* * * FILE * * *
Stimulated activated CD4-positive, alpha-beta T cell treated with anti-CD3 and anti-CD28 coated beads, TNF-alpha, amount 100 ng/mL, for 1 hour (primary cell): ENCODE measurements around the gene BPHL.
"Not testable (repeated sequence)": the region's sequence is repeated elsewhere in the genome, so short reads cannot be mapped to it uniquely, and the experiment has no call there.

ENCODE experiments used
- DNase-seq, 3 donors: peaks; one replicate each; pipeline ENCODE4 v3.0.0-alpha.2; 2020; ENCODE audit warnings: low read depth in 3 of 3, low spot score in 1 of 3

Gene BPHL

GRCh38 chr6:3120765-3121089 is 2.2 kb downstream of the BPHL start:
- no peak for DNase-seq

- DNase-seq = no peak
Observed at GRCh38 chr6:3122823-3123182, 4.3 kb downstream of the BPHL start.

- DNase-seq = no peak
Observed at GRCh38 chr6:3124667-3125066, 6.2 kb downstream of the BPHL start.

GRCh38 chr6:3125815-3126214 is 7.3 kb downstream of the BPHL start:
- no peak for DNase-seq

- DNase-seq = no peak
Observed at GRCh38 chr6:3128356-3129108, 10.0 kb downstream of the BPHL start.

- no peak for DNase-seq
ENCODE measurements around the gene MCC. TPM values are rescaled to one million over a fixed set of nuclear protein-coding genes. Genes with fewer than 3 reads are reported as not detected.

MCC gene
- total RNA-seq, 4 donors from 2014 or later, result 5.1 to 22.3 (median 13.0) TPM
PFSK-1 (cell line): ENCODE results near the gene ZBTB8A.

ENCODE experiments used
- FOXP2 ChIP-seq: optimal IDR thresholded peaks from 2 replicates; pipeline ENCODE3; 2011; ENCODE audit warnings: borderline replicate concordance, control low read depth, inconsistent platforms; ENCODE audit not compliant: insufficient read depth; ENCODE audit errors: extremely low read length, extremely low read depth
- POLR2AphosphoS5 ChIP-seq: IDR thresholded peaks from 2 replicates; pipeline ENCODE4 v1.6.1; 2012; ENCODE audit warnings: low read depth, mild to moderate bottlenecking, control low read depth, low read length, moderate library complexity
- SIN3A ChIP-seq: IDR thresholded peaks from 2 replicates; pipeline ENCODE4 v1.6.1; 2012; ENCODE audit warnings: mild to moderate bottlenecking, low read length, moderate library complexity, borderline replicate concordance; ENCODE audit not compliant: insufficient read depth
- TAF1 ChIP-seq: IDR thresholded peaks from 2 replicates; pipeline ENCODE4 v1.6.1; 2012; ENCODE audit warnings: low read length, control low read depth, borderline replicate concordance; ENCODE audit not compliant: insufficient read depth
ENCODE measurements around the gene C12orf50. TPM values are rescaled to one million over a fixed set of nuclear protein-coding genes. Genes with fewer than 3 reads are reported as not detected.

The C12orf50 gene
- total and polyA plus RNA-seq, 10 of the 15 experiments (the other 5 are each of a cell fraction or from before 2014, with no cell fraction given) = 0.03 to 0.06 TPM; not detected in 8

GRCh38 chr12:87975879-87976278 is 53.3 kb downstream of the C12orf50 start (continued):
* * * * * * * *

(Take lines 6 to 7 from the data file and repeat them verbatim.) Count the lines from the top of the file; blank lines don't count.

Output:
GRCh38 chr6:3120765-3121089 is 2.2 kb downstream of the BPHL start:
- no peak for DNase-seq